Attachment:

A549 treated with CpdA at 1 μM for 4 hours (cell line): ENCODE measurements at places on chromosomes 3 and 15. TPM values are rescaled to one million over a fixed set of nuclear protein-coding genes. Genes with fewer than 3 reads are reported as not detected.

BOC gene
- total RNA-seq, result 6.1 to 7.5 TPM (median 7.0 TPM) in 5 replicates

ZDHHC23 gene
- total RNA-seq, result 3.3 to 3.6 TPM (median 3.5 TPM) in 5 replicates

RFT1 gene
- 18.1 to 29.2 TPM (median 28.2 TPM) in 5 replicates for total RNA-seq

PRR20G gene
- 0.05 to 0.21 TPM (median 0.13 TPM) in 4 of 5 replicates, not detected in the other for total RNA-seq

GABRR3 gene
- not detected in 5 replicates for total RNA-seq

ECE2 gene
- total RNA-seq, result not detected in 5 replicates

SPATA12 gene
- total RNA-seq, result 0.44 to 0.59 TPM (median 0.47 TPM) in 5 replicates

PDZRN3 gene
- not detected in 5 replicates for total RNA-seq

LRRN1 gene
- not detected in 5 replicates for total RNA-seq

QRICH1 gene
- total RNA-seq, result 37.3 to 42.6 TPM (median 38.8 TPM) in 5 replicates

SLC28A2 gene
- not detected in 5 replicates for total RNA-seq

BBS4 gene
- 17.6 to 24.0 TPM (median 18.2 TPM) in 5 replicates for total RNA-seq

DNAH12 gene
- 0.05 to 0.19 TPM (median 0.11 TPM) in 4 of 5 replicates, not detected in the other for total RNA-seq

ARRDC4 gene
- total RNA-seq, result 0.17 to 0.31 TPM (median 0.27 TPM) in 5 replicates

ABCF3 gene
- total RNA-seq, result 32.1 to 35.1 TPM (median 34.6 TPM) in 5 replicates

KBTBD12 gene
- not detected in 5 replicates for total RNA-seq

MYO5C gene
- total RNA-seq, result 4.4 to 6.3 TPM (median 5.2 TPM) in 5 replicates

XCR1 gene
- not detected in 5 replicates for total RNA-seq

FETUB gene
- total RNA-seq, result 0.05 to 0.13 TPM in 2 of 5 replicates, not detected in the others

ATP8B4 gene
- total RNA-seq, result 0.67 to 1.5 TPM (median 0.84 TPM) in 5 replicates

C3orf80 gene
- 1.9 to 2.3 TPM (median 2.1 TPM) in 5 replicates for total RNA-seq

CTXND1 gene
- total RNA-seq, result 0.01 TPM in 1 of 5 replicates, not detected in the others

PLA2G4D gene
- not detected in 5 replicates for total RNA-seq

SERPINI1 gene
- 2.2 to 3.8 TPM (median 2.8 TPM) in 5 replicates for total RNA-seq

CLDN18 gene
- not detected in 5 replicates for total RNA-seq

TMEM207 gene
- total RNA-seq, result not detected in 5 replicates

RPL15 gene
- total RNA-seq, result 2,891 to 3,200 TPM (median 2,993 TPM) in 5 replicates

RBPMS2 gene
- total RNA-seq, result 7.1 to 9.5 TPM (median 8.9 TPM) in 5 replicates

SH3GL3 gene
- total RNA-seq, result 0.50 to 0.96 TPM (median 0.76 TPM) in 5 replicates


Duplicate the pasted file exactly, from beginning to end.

A549 treated with CpdA at 1 μM for 4 hours (cell line): ENCODE measurements at places on chromosomes 3 and 15. TPM values are rescaled to one million over a fixed set of nuclear protein-coding genes. Genes with fewer than 3 reads are reported as not detected.

BOC gene
- total RNA-seq, result 6.1 to 7.5 TPM (median 7.0 TPM) in 5 replicates

ZDHHC23 gene
- total RNA-seq, result 3.3 to 3.6 TPM (median 3.5 TPM) in 5 replicates

RFT1 gene
- 18.1 to 29.2 TPM (median 28.2 TPM) in 5 replicates for total RNA-seq

PRR20G gene
- 0.05 to 0.21 TPM (median 0.13 TPM) in 4 of 5 replicates, not detected in the other for total RNA-seq

GABRR3 gene
- not detected in 5 replicates for total RNA-seq

ECE2 gene
- total RNA-seq, result not detected in 5 replicates

SPATA12 gene
- total RNA-seq, result 0.44 to 0.59 TPM (median 0.47 TPM) in 5 replicates

PDZRN3 gene
- not detected in 5 replicates for total RNA-seq

LRRN1 gene
- not detected in 5 replicates for total RNA-seq

QRICH1 gene
- total RNA-seq, result 37.3 to 42.6 TPM (median 38.8 TPM) in 5 replicates

SLC28A2 gene
- not detected in 5 replicates for total RNA-seq

BBS4 gene
- 17.6 to 24.0 TPM (median 18.2 TPM) in 5 replicates for total RNA-seq

DNAH12 gene
- 0.05 to 0.19 TPM (median 0.11 TPM) in 4 of 5 replicates, not detected in the other for total RNA-seq

ARRDC4 gene
- total RNA-seq, result 0.17 to 0.31 TPM (median 0.27 TPM) in 5 replicates

ABCF3 gene
- total RNA-seq, result 32.1 to 35.1 TPM (median 34.6 TPM) in 5 replicates

KBTBD12 gene
- not detected in 5 replicates for total RNA-seq

MYO5C gene
- total RNA-seq, result 4.4 to 6.3 TPM (median 5.2 TPM) in 5 replicates

XCR1 gene
- not detected in 5 replicates for total RNA-seq

FETUB gene
- total RNA-seq, result 0.05 to 0.13 TPM in 2 of 5 replicates, not detected in the others

ATP8B4 gene
- total RNA-seq, result 0.67 to 1.5 TPM (median 0.84 TPM) in 5 replicates

C3orf80 gene
- 1.9 to 2.3 TPM (median 2.1 TPM) in 5 replicates for total RNA-seq

CTXND1 gene
- total RNA-seq, result 0.01 TPM in 1 of 5 replicates, not detected in the others

PLA2G4D gene
- not detected in 5 replicates for total RNA-seq

SERPINI1 gene
- 2.2 to 3.8 TPM (median 2.8 TPM) in 5 replicates for total RNA-seq

CLDN18 gene
- not detected in 5 replicates for total RNA-seq

TMEM207 gene
- total RNA-seq, result not detected in 5 replicates

RPL15 gene
- total RNA-seq, result 2,891 to 3,200 TPM (median 2,993 TPM) in 5 replicates

RBPMS2 gene
- total RNA-seq, result 7.1 to 9.5 TPM (median 8.9 TPM) in 5 replicates

SH3GL3 gene
- total RNA-seq, result 0.50 to 0.96 TPM (median 0.76 TPM) in 5 replicates